Imagination in ELT: Resource Books

In 2009, I carried out a small survey on ELT materials that aimed at working on aspects of imagination to promote language learning as part of my MEd dissertation. I have now updated this survey and will be publishing what I have found here in three parts.

My stating point was the catalogue of the major international publishers. ELT publishing is a profitable and thriving industry with hundreds of titles already published and with new book launches on regular basis. The market is largely dominated by major international publishers, which in the UK are often associated with traditional universities and in the US are divisions of major publishing companies. Teachers all over the world have access to ELT publications, from textbooks to resource books and books for teachers, and use such material as course syllabuses, sources of practical ideas and professional development reading. Thanks to vigorous marketing, a widespread network of representatives and a system of sponsorships for Teachers Associations (TAs) events and conferences, major publishing houses make their products available to a large number of teachers and schools all over the world and dominate the ELT publishing market. Such dominance and the market forces that determine the sort of material published are seen by some ELT educators as factors that lead, particularly in the case of coursebooks, to the dissemination of predetermined cultural and educational values (Canagarajah, 1999: 104), a certain determinism of goals and content (Allwright, 1990: 133-5) and a process of reproduction of content where originality is frequently lost (Thornbury and Meddings, 2001: 12). Although coursebooks are not the focus of this survey, it does not seem implausible to extend the same critical view to other kinds of ELT publications. Nonetheless, because of their significant influence with both language teachers and teacher trainers, and their well-established international reputation, the examination of the catalogue of major ELT publishers can give us an idea of the current status and state of imagination and creativity in ELT circles.

This entry deals with resource books for teachers. Although books with ready-to-use activities, or resource books, are considered as ‘supplementary’ material – and therefore devoid of the status of ‘essential’ publications enjoyed by mainstream coursebooks – they are by and large very popular among publishers and EFL practitioners. There is plenty of material available for teachers who want to use activities that explore the imaginative, creative side of their English language learners. Eight out of thirty titles in the very popular Oxford University Press (OUP) series of Resource Books for Teachers are devoted to poetry, drama and improvisation, film, images, music, role-play and story-telling. Ten out of the forty-nine titles in the Cambridge University Press (CUP) series Cambridge Handbooks for Language Teachers cover topics such as drama, extensive reading, literature, poetry, folktales, humour, games and images. The CUP photocopiable series also brings titles on grammar and vocabulary games, multimedia, imaginative projects and metaphors. The Resourceful Teacher Series published by Helbling has titles on teaching English through art, writing stories, creative writing and the use of mental imagery.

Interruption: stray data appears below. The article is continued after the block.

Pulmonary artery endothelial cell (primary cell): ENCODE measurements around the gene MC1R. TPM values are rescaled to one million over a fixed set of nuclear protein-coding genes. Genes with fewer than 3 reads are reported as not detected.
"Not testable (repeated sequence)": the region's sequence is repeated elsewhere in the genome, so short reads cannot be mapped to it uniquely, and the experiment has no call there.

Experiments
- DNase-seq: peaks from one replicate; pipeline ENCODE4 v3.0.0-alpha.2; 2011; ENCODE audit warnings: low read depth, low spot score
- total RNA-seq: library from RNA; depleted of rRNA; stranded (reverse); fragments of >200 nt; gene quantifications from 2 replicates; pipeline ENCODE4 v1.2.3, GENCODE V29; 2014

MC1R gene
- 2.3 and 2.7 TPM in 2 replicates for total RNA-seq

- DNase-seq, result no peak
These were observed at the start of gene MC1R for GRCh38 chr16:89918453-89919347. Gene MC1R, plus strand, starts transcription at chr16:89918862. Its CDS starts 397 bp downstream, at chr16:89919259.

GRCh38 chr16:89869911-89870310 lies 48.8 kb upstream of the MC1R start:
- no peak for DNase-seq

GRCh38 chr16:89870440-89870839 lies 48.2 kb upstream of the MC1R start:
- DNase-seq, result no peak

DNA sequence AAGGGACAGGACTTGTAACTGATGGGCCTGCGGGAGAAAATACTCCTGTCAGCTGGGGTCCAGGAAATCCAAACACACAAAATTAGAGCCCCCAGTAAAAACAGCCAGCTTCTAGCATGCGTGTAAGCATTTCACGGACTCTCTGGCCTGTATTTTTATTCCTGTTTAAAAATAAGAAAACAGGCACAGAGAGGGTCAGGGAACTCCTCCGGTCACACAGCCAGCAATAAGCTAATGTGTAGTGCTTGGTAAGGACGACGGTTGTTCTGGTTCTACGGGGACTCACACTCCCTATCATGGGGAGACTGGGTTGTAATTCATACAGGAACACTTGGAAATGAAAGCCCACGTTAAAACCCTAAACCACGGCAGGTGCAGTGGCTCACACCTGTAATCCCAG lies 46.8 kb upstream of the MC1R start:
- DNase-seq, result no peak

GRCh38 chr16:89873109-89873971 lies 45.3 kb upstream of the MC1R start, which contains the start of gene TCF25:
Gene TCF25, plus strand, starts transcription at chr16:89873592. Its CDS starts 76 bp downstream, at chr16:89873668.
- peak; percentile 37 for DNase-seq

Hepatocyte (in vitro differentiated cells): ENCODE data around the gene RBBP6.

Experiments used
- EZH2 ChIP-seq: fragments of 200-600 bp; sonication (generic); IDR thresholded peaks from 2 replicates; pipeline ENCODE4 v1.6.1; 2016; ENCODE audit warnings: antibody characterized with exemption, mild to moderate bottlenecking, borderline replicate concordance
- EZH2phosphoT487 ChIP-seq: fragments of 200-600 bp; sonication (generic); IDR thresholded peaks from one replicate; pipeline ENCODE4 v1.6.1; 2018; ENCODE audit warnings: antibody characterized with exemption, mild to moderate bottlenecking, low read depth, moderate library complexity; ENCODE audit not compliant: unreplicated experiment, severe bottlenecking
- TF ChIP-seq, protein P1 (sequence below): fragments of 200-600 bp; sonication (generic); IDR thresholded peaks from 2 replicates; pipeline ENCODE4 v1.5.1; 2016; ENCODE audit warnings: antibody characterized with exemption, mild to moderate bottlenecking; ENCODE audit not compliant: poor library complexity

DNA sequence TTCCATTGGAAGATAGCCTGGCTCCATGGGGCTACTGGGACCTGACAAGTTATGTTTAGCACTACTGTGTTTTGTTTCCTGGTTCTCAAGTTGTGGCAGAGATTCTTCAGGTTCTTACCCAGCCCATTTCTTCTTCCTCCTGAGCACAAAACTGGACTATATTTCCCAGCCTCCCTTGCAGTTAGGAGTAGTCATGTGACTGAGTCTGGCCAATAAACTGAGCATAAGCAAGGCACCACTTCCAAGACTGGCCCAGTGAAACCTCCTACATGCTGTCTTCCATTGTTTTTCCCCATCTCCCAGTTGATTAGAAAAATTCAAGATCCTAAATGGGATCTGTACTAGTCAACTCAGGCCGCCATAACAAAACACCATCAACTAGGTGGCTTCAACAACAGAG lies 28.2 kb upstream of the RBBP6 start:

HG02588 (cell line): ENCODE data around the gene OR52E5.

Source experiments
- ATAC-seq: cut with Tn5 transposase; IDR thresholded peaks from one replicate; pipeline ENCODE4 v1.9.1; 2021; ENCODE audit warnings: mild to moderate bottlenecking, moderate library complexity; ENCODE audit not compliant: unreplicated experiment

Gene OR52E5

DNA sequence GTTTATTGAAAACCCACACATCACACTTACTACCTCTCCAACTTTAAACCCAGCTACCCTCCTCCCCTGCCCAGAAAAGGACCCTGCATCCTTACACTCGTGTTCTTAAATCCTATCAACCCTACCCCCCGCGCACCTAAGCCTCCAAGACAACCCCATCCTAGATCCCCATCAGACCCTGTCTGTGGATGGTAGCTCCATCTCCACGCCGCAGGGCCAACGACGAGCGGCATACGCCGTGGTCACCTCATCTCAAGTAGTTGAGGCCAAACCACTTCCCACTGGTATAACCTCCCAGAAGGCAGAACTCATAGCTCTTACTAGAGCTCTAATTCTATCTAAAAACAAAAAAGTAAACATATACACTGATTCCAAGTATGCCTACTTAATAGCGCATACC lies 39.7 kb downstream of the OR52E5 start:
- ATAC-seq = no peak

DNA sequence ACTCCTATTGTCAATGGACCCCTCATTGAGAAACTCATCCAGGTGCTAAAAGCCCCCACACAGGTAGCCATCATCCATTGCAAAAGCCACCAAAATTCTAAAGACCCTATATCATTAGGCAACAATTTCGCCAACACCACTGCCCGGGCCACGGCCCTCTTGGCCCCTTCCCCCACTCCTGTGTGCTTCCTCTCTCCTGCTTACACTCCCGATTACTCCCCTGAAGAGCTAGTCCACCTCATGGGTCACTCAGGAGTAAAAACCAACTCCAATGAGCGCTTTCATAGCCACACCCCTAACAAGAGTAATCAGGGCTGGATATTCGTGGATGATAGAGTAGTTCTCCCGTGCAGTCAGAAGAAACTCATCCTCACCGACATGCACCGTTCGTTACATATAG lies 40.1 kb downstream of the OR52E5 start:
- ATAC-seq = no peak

Some titles can serve as examples of how imagination and creativity seem to be considered important elements in language learning. An early example is Bassnett and Grundy’s (1993) Language Through Literature, brings a series of activities based on the awareness of differences in language and literary genres. Exercises experiment with a wide variety of reading approaches to text, for instance, predicting, grouping, assessing, translating, visualising, associating text and personal experience. Writing activities include shape poems, collaborative writing, text creative rewriting and performance of texts created by learners themselves. Also pioneers were Duff and Maley’s (1989) with The Inward Ear, a series of activities to use poetry in the language classroom. It advocates for the universality, non-triviality, motivation and tolerance to error and ambiguity developed by poetry readers. Activities are based on personal associations, use of pictures, creative writing and speaking. More recently, Grundy, Bociek and Parker (Eds) (2011) English Through Art ‘brings together 100 highly varied, original, ready-to-use activities to foster real communication in English through imaginative responses to both artistic images and easy-to-do creative work.’ Also worth mentioning is Wright and A. Hill’s (2008) Writing Stories which is ‘based on the basic assumption that storytelling is a fundamental need for all people of every age and in every society.’

If you know of any other good resource books with ready-to-use activities that engage learners’ imagination and creativity, please post a comment and let me know.


  • Allright, R.L. (1990) What do we want teaching materials for? In Rossner, R. and R. Bolitho (eds) Currents of Change in English Language Teaching. Oxford: Oxford University Press.
  • Bassnett, S and P. Grundy (1993) Language through Literature. Harlow: Longman.
  • Canagarajah, A.S. (1999a) Resisting Linguistic Imperialism in English Teaching. Oxford: Oxford University Press.
  • Duff, A. and A. Maley (1989) The Inward Ear. Cambridge: Cambridge University Press.
  • Grundy, P., Bociek, H., & Parker, K. (2011). English Through Art. London: Helbling Languages.
  • Thornbury, S. and L. Meddings (2001) Coursebooks. The roaring in the chimney. Modern English Teacher, 10/3.
  • Hill, D. A., & Wright, A. (2008). Writing Stories. London: Helbling Languages .